William and Elizabeth, both 21 years of age, were married on August 8, 1865. William left the new brick house where he was living with his father, mother, and three sisters and moved his new bride into the old log cabin that was present on the farm when his father bought it in 1857 and where he lived as a boy. He continued farming with his father and eventually bought the farm on July 29, 1876, whereupon he moved his family, his wife and five children, back to the brick house. During the interim, his sisters had married and left home but remained within the Jasper community. The 1880 U. S. Federal Census shows William as head of the household with wife Elizabeth and seven children. His father and mother, Jacob and Theresia, were also listed as living in the house.
William and Elizabeth’s first five children, Joseph, Mary, John, Theresia and Aloysius were born in the log cabin; Philomena, William, Peter, Alice, Anna, August, and Andrew were born in the brick house. Only six, Joseph, Mary, John, Peter, Anna, and August lived to adulthood; the others died as children or were stillborn. August, the 11th born and youngest to live to adulthood, was my grandfather.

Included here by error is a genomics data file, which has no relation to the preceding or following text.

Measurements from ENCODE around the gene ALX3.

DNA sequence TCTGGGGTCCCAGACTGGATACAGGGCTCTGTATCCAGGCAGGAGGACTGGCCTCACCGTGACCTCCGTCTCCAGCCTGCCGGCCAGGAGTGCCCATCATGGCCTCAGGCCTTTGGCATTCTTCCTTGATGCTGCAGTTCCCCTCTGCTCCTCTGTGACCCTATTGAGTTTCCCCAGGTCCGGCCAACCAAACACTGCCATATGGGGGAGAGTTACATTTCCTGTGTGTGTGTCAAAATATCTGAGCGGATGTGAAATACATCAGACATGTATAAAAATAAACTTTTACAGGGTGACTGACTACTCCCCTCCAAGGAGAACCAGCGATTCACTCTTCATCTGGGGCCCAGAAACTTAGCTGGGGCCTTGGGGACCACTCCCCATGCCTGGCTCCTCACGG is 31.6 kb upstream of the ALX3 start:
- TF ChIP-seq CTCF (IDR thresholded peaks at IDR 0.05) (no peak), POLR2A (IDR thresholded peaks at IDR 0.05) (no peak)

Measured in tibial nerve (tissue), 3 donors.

William was a very successful farmer who became quite wealthy in the process. He acquired additional land adjoining the original farm and eventually sold about half of the total to his 3rd-born child, John. Two years prior to his death, and not very healthy, he and Elizabeth had moved to Jasper. His son August inherited the remainder of his farm when he died on April 2, 1910.
William’s obituary in the Jasper Weekly Courier included the following: “William Burger aged 66, one of the most prominent and wealthiest citizens of Dubois County, died at his home on Ninth St. early Saturday morning. Mr. Burger had been a sufferer of Bright’s disease and had heart trouble. The deceased leaves a widow and several children.“